When it comes to arboreal species, many keepers opt for an enclosure with either a front-facing or side-facing door. Since pink toed tarantulas make their webs up high, an enclosure with a door or lid at the top will consistently destroy their webs and make it easier for them to escape during feeding or maintenance.
Adding foliage or cork bark slabs to your pink toe tarantula’s enclosure can create many hiding spots. This is an essential part of pink toe tarantula care. The substrate does not have to be deep, but keeping a layer of semi-damp sphagnum moss or coco fiber at the bottom of the exposure helps with humidity inside of your pinktoe’s habitat.
The temperature range for an Antilles pinktoe tarantula should be between 75 and 85 degrees Fahrenheit. They become slightly more active with warmer temperatures, but you should closely monitor temperatures. Temperatures that are too high or too low will clearly be detrimental to your pink toe tarantula.
Overall, you need to maintain good humidity, ventilation, space, foliage and temperature to create an enclosure that provides excellent pink toed tarantula care. Remember that too much humidity will result in stuffy, stagnant air that will kill your tarantula. A water dish and occasionally moistening the substrate, along with proper ventilation, is vital for your Antilles pinktoe to thrive.
Watering & Feeding Your Antilles Pink Toe Tarantula
Tarantula diets consist of water and almost anything that they are able to overpower, like crickets, locusts, mealworms and dubia roaches. You should always offer a water dish for your pinktoe tarantula so it can drink when necessary.
Caribena versicolor is an opportunistic eater. Most pet stores, as well as private breeders, carry feeder insects for Antilles pinktoe tarantulas. However, it’s important to know that your pinktoe is getting the proper nutrition. "Gut-loading" feeder insects is a common practice, but it is important to know what sort of food is going into the feeder insects you use.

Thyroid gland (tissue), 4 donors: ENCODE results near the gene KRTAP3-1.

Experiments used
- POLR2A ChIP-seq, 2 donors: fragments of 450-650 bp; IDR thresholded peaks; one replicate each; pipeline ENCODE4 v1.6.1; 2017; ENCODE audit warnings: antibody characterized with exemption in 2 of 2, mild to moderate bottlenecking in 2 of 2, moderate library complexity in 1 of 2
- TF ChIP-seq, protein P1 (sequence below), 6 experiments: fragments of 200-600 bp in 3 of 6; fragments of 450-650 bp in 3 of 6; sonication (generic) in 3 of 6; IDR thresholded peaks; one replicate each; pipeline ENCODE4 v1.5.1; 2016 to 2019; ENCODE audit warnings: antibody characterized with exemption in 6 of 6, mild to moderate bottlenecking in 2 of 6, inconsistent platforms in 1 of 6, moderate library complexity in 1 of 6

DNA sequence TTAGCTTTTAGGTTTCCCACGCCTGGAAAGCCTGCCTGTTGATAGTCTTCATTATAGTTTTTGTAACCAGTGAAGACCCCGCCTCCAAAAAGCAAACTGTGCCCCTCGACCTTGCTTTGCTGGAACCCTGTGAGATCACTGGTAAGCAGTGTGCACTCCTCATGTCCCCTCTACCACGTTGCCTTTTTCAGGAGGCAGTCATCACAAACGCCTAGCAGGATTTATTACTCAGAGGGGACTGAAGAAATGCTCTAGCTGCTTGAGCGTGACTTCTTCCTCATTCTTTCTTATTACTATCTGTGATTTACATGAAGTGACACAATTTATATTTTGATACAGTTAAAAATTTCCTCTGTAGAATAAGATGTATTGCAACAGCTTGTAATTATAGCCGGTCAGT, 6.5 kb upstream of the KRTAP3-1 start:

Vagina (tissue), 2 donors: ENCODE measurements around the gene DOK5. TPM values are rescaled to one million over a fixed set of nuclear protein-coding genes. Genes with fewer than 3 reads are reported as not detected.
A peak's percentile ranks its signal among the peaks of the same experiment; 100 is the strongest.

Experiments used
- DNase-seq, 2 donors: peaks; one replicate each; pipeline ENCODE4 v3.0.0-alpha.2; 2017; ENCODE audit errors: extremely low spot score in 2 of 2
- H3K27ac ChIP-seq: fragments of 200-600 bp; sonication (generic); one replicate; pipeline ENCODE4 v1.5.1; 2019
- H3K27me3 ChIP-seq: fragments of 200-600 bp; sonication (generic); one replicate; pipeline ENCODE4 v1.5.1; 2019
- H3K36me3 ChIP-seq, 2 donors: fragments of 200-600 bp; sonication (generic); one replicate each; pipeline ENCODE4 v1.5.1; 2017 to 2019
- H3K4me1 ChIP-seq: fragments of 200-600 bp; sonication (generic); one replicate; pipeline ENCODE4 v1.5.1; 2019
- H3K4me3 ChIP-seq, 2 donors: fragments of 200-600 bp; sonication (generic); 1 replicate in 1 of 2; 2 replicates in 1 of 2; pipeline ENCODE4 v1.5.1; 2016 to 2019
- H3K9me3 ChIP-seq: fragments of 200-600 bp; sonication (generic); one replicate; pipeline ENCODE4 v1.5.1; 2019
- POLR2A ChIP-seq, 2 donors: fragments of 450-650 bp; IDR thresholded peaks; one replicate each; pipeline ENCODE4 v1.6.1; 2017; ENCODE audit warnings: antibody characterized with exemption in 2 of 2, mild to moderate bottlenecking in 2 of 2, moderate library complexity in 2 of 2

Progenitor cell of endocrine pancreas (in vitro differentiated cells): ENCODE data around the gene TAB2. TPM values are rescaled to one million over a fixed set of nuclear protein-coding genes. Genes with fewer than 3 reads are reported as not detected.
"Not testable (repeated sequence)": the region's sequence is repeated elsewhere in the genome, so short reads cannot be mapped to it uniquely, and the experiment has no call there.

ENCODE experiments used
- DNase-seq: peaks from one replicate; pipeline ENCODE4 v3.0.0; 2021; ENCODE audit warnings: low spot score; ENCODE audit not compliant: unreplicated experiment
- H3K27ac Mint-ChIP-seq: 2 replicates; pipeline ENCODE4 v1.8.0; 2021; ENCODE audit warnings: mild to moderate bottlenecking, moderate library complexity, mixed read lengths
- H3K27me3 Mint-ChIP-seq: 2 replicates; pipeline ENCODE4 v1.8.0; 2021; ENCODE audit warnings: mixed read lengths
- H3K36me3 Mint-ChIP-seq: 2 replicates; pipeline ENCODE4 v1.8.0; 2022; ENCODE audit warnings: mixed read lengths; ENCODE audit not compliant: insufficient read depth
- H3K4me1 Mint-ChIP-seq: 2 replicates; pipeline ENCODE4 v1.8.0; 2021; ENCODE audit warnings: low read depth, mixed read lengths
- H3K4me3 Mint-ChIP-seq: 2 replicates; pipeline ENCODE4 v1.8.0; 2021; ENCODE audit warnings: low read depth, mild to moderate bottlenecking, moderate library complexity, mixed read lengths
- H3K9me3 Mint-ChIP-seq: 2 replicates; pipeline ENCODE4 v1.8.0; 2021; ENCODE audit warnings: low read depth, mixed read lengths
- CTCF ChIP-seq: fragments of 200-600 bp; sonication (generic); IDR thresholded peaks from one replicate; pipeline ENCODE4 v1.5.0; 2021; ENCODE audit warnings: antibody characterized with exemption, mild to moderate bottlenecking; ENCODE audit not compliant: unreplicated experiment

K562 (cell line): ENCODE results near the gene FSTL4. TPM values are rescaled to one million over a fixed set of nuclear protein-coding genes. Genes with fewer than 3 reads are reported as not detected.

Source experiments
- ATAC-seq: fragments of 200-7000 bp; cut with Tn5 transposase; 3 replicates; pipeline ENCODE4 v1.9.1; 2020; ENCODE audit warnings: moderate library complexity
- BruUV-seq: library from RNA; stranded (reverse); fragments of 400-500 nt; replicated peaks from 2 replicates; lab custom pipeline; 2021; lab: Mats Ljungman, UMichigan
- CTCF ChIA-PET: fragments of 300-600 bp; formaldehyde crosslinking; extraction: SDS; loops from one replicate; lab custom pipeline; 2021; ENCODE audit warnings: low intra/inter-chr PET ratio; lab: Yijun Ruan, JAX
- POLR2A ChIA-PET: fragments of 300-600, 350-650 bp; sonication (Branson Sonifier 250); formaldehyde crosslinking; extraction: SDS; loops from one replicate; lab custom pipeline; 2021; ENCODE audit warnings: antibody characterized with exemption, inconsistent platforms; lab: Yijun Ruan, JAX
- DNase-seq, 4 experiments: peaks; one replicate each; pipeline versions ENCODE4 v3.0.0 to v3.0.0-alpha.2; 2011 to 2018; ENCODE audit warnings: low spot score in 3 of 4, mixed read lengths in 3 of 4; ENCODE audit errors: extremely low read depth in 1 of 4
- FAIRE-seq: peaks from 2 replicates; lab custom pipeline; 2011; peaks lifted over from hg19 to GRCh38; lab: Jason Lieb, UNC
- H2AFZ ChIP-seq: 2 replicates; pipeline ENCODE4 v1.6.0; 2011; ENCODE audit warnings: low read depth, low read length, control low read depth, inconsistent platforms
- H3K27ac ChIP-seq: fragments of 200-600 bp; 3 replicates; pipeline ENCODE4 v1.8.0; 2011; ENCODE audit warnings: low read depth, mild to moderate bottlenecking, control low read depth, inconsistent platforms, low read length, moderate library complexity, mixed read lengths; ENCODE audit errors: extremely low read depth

Small crickets are usually offered to spiderling pink toe tarantulas because their quick and jumpy movements almost always elicit a feeding response. As your pink toed tarantula grows, many keepers choose to turn away from crickets as feeders. Crickets are not very nutritional, and they can also be dirty and full of parasites.
Once your Antillies pinktoe tarantula is full grown, dubia roaches make excellent feeder insects. Compared to crickets, dubia roaches for Antillies pinktoe tarantulas have higher protein, higher calcium and less fat content. They are also easier for pinktoes to digest due to their weaker exoskeleton.
Finally, never bring in anything from outside to feed to your pinktoe. Doing so can expose your pet to deadly pesticides and parasites.
The Process of Molting for Caribena Versicolor
Molting is a necessary process for all tarantulas, but the Antilles pinktoe tarantula is special. As your pinktoe grows, you’ll be able to enjoy drastic, beautiful changes in coloration. A typical sign of an upcoming molt is food refusal, but you might also notice your pinktoe tarantula hiding away in its web or in other parts of the enclosure. Don’t initially be alarmed. Make sure to remove any feeders from your tarantula’s enclosure to prevent unnecessary injury as they are very vulnerable during this process.
If you notice that your pink toed tarantula seems withdrawn, has a shrunken abdomen or is sitting somewhere on the bottom with its legs tucked in beneath it, these could be signs of illness. Seek out the help of an experienced keeper or knowledgeable veterinarian immediately.
Dubia Roaches for Antilles Pinktoe Tarantulas